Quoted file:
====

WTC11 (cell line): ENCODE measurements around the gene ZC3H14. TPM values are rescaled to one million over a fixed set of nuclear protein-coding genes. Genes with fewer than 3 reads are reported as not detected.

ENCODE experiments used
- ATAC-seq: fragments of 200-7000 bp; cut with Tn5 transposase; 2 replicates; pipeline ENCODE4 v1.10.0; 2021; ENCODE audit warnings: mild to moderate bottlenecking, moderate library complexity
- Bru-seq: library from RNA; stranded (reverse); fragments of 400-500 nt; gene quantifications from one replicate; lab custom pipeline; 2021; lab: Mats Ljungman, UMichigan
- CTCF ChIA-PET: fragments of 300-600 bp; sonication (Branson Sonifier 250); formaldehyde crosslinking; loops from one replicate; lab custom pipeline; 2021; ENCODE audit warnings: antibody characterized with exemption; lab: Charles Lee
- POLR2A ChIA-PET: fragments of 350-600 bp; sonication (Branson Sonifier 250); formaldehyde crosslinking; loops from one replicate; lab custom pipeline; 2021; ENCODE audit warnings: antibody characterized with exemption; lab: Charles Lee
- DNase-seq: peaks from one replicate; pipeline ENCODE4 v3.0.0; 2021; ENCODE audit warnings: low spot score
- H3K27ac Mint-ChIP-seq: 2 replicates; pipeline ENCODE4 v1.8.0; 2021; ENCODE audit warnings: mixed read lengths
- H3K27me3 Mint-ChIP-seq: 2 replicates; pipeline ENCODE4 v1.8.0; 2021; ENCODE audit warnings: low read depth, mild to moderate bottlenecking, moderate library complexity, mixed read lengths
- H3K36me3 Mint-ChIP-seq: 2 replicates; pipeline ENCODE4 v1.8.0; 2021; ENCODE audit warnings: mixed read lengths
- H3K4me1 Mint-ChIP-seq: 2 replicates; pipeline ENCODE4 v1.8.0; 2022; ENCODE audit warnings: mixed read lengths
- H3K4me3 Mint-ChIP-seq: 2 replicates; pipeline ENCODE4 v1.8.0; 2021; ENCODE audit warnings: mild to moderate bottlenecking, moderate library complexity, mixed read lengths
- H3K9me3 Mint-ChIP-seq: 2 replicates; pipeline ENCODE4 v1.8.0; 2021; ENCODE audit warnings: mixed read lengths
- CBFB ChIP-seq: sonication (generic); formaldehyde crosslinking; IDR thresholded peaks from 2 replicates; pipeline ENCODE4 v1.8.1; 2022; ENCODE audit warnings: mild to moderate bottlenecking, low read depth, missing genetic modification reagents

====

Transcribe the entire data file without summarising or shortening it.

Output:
WTC11 (cell line): ENCODE measurements around the gene ZC3H14. TPM values are rescaled to one million over a fixed set of nuclear protein-coding genes. Genes with fewer than 3 reads are reported as not detected.

ENCODE experiments used
- ATAC-seq: fragments of 200-7000 bp; cut with Tn5 transposase; 2 replicates; pipeline ENCODE4 v1.10.0; 2021; ENCODE audit warnings: mild to moderate bottlenecking, moderate library complexity
- Bru-seq: library from RNA; stranded (reverse); fragments of 400-500 nt; gene quantifications from one replicate; lab custom pipeline; 2021; lab: Mats Ljungman, UMichigan
- CTCF ChIA-PET: fragments of 300-600 bp; sonication (Branson Sonifier 250); formaldehyde crosslinking; loops from one replicate; lab custom pipeline; 2021; ENCODE audit warnings: antibody characterized with exemption; lab: Charles Lee
- POLR2A ChIA-PET: fragments of 350-600 bp; sonication (Branson Sonifier 250); formaldehyde crosslinking; loops from one replicate; lab custom pipeline; 2021; ENCODE audit warnings: antibody characterized with exemption; lab: Charles Lee
- DNase-seq: peaks from one replicate; pipeline ENCODE4 v3.0.0; 2021; ENCODE audit warnings: low spot score
- H3K27ac Mint-ChIP-seq: 2 replicates; pipeline ENCODE4 v1.8.0; 2021; ENCODE audit warnings: mixed read lengths
- H3K27me3 Mint-ChIP-seq: 2 replicates; pipeline ENCODE4 v1.8.0; 2021; ENCODE audit warnings: low read depth, mild to moderate bottlenecking, moderate library complexity, mixed read lengths
- H3K36me3 Mint-ChIP-seq: 2 replicates; pipeline ENCODE4 v1.8.0; 2021; ENCODE audit warnings: mixed read lengths
- H3K4me1 Mint-ChIP-seq: 2 replicates; pipeline ENCODE4 v1.8.0; 2022; ENCODE audit warnings: mixed read lengths
- H3K4me3 Mint-ChIP-seq: 2 replicates; pipeline ENCODE4 v1.8.0; 2021; ENCODE audit warnings: mild to moderate bottlenecking, moderate library complexity, mixed read lengths
- H3K9me3 Mint-ChIP-seq: 2 replicates; pipeline ENCODE4 v1.8.0; 2021; ENCODE audit warnings: mixed read lengths
- CBFB ChIP-seq: sonication (generic); formaldehyde crosslinking; IDR thresholded peaks from 2 replicates; pipeline ENCODE4 v1.8.1; 2022; ENCODE audit warnings: mild to moderate bottlenecking, low read depth, missing genetic modification reagents